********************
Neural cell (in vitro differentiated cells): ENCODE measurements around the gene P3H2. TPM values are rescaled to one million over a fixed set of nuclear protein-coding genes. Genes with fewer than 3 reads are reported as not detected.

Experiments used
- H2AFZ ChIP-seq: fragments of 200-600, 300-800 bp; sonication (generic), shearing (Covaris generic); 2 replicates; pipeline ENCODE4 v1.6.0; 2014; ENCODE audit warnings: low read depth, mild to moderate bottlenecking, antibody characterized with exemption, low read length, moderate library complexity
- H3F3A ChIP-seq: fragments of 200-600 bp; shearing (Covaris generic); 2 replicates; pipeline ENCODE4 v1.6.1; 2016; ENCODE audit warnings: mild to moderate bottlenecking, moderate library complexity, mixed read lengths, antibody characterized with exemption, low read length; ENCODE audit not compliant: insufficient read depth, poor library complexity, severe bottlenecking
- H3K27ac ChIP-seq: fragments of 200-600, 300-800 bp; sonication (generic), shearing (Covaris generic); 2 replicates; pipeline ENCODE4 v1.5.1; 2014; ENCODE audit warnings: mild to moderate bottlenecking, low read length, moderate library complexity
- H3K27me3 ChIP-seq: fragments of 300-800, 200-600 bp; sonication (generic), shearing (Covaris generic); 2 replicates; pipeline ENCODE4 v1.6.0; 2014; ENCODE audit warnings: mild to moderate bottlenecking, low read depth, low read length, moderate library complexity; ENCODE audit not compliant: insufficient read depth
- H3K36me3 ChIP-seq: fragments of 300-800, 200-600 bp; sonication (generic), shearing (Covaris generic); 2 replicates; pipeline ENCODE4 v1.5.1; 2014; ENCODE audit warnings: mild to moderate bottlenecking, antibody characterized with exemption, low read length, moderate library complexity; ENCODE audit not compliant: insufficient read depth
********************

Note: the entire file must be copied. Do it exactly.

Neural cell (in vitro differentiated cells): ENCODE measurements around the gene P3H2. TPM values are rescaled to one million over a fixed set of nuclear protein-coding genes. Genes with fewer than 3 reads are reported as not detected.

Experiments used
- H2AFZ ChIP-seq: fragments of 200-600, 300-800 bp; sonication (generic), shearing (Covaris generic); 2 replicates; pipeline ENCODE4 v1.6.0; 2014; ENCODE audit warnings: low read depth, mild to moderate bottlenecking, antibody characterized with exemption, low read length, moderate library complexity
- H3F3A ChIP-seq: fragments of 200-600 bp; shearing (Covaris generic); 2 replicates; pipeline ENCODE4 v1.6.1; 2016; ENCODE audit warnings: mild to moderate bottlenecking, moderate library complexity, mixed read lengths, antibody characterized with exemption, low read length; ENCODE audit not compliant: insufficient read depth, poor library complexity, severe bottlenecking
- H3K27ac ChIP-seq: fragments of 200-600, 300-800 bp; sonication (generic), shearing (Covaris generic); 2 replicates; pipeline ENCODE4 v1.5.1; 2014; ENCODE audit warnings: mild to moderate bottlenecking, low read length, moderate library complexity
- H3K27me3 ChIP-seq: fragments of 300-800, 200-600 bp; sonication (generic), shearing (Covaris generic); 2 replicates; pipeline ENCODE4 v1.6.0; 2014; ENCODE audit warnings: mild to moderate bottlenecking, low read depth, low read length, moderate library complexity; ENCODE audit not compliant: insufficient read depth
- H3K36me3 ChIP-seq: fragments of 300-800, 200-600 bp; sonication (generic), shearing (Covaris generic); 2 replicates; pipeline ENCODE4 v1.5.1; 2014; ENCODE audit warnings: mild to moderate bottlenecking, antibody characterized with exemption, low read length, moderate library complexity; ENCODE audit not compliant: insufficient read depth